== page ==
1
$\begingroup$

$T:R^3 \to R^2$, where $T(x,y,z)=(x+y+z, x-y-z)$

So I ask myself can every point in $R^2$ be found with the inputs from $R^3$. So the result in $R^2$ could be seen as this system of linear equations:
$$\begin{array}{c} x+y+z = b_1 \\ x-y-z = b_2 \end{array} $$

and this system has more unknowns than equations so it has infinite solutions I believe, so this is surjective. But i'm also thinking that it cannot be injective because $\text{dim}(R^3) \gt \text{dim}(R^2)$.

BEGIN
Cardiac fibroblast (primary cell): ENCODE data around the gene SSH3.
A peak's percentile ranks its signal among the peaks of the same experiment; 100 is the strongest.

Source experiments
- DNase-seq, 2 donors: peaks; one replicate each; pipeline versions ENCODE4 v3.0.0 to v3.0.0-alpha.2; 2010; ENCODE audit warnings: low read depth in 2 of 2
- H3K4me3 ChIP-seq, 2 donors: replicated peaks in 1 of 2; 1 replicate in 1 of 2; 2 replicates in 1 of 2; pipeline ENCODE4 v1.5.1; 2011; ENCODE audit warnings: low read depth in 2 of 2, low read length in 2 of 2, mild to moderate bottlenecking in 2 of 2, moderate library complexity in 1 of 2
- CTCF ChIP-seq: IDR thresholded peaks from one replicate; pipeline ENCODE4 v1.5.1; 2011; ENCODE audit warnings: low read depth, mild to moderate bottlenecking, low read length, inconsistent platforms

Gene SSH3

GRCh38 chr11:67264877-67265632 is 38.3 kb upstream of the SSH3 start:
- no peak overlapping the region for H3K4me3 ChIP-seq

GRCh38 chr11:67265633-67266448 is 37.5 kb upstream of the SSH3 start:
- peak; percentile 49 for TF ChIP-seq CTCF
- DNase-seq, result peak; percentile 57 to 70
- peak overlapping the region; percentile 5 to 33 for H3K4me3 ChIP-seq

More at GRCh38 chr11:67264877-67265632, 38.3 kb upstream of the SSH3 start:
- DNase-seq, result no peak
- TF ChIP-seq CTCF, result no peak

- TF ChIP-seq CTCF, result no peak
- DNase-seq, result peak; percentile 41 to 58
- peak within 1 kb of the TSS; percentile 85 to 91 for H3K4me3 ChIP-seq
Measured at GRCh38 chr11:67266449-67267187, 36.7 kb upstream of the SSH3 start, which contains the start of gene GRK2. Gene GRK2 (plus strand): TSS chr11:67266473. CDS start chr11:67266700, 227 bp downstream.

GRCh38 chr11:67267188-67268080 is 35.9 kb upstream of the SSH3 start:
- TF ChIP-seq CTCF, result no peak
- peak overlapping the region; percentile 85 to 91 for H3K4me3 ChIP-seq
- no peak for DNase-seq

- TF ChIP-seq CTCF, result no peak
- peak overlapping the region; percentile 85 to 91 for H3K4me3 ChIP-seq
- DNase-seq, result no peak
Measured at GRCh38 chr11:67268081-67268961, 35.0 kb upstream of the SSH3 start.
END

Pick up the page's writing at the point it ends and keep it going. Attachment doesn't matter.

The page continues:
Would this be correct?

$\endgroup$

1 Answer 1

2
$\begingroup$

Yes, since the system always has a solution: $x = \dfrac{b_1+b_2}{2}$. And you can let $z = 0$, then $y = \dfrac{b_1-b_2}{2}$.

$\endgroup$
1
  • $\begingroup$ Thankyou @DeepSea $\endgroup$
    – Bucephalus
    Commented Oct 1, 2017 at 2:33

You must log in to answer this question.

Not the answer you're looking for? Browse other questions tagged .